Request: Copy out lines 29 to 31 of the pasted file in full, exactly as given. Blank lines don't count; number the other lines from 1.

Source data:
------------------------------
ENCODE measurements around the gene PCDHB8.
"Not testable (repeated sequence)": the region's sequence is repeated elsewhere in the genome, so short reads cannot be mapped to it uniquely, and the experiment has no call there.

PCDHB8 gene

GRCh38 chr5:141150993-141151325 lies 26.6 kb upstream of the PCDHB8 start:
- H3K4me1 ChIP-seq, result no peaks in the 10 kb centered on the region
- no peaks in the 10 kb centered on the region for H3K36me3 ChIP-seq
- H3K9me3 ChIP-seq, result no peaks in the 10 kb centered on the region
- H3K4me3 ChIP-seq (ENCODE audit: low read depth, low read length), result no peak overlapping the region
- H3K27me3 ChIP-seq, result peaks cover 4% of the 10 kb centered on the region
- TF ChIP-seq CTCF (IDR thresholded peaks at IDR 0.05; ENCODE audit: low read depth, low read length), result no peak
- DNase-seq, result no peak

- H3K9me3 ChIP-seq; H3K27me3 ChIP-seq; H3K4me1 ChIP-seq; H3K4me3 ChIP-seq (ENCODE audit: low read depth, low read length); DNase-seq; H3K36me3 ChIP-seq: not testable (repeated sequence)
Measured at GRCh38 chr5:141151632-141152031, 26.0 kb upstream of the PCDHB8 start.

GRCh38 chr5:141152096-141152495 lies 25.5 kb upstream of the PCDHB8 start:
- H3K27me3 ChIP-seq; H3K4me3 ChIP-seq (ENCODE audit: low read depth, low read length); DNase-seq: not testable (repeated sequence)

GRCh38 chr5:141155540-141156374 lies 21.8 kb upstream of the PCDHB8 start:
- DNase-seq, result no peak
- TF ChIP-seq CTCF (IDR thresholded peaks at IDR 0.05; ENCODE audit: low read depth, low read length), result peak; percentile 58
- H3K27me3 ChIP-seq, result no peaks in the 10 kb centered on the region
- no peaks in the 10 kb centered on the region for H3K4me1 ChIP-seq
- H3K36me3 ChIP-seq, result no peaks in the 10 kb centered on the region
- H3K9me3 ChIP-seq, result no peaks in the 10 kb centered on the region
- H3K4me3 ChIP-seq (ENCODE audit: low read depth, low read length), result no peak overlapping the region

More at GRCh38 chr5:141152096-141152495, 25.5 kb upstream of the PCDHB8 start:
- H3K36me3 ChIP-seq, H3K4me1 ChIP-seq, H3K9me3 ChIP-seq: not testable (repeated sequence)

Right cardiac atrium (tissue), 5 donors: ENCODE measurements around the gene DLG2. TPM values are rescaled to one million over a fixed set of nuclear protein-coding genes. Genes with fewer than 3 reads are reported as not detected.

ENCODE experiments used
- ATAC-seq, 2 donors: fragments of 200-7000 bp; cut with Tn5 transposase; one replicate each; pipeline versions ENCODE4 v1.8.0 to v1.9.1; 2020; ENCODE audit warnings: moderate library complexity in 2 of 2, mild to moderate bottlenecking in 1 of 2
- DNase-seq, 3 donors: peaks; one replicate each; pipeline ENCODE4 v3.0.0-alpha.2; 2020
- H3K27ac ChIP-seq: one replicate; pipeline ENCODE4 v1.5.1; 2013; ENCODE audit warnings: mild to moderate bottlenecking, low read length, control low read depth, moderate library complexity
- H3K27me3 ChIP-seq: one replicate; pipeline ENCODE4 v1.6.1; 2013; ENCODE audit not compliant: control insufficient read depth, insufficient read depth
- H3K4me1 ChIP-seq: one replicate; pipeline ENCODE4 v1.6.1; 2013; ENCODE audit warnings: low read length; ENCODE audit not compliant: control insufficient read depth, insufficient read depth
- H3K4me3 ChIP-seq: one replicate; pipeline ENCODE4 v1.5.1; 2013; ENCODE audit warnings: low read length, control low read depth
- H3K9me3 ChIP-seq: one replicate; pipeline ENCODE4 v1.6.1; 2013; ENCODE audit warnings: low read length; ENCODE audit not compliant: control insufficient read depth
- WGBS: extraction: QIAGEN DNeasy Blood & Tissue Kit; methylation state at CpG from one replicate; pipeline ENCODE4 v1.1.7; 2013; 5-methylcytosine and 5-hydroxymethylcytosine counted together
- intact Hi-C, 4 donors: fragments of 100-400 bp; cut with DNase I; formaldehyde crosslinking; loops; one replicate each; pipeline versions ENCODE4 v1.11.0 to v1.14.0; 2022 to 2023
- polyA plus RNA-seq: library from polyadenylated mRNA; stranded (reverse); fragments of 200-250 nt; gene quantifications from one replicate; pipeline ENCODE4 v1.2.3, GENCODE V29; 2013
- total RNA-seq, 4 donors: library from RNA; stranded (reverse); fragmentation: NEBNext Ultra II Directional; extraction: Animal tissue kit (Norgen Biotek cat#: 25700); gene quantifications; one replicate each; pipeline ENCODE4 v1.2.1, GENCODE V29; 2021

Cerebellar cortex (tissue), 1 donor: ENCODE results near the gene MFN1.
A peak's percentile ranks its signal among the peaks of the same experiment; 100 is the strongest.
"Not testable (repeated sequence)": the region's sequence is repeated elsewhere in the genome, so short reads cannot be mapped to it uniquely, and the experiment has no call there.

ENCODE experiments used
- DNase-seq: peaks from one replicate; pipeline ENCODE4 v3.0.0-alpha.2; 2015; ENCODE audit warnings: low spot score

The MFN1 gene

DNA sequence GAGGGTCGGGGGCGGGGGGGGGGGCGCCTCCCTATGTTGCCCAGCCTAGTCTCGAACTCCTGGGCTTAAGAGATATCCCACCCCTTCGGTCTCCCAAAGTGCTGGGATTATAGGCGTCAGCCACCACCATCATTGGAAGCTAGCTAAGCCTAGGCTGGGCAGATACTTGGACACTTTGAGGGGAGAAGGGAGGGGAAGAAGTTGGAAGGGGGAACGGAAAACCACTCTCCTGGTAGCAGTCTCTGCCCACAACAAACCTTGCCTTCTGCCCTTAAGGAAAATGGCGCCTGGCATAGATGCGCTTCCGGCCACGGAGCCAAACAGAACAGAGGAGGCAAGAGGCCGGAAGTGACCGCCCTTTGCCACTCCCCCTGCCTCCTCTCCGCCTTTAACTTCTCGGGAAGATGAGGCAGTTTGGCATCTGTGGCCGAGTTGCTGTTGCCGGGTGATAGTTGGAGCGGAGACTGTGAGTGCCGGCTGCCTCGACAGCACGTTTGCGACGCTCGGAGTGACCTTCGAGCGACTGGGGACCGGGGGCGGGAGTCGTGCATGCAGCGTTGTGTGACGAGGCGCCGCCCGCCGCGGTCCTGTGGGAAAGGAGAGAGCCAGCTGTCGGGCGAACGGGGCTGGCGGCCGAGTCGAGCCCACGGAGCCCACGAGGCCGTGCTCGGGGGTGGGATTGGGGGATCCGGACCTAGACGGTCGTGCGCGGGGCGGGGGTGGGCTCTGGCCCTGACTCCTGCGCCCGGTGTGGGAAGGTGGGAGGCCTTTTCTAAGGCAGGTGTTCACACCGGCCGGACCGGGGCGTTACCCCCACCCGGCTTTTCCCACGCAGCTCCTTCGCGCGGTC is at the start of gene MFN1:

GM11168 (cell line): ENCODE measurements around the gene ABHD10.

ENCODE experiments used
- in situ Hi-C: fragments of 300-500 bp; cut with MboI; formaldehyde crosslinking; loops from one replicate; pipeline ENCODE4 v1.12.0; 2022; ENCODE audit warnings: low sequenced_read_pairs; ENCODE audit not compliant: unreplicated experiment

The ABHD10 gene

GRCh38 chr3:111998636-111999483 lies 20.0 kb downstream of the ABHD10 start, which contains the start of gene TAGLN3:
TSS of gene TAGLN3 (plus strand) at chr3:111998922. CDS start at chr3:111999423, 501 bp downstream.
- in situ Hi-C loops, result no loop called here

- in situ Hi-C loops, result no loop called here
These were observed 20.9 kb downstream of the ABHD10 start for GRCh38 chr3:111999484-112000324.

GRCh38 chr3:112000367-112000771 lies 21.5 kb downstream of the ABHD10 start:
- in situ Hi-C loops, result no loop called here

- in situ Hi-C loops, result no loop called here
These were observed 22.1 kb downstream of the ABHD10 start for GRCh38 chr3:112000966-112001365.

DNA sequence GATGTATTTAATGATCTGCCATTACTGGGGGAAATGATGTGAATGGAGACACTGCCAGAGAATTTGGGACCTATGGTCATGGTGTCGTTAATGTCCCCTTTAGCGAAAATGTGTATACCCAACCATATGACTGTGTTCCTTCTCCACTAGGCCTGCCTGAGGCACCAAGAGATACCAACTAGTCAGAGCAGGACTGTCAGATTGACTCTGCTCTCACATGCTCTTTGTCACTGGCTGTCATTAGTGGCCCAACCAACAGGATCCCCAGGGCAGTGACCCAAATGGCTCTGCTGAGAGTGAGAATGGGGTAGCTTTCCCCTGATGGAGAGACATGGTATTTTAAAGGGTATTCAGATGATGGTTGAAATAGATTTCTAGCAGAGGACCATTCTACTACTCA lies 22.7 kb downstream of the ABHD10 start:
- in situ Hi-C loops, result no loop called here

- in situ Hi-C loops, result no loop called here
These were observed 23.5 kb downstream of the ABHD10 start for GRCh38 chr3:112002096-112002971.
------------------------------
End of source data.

- DNase-seq, 3 donors: peaks; one replicate each; pipeline ENCODE4 v3.0.0-alpha.2; 2020
- H3K27ac ChIP-seq: one replicate; pipeline ENCODE4 v1.5.1; 2013; ENCODE audit warnings: mild to moderate bottlenecking, low read length, control low read depth, moderate library complexity
- H3K27me3 ChIP-seq: one replicate; pipeline ENCODE4 v1.6.1; 2013; ENCODE audit not compliant: control insufficient read depth, insufficient read depth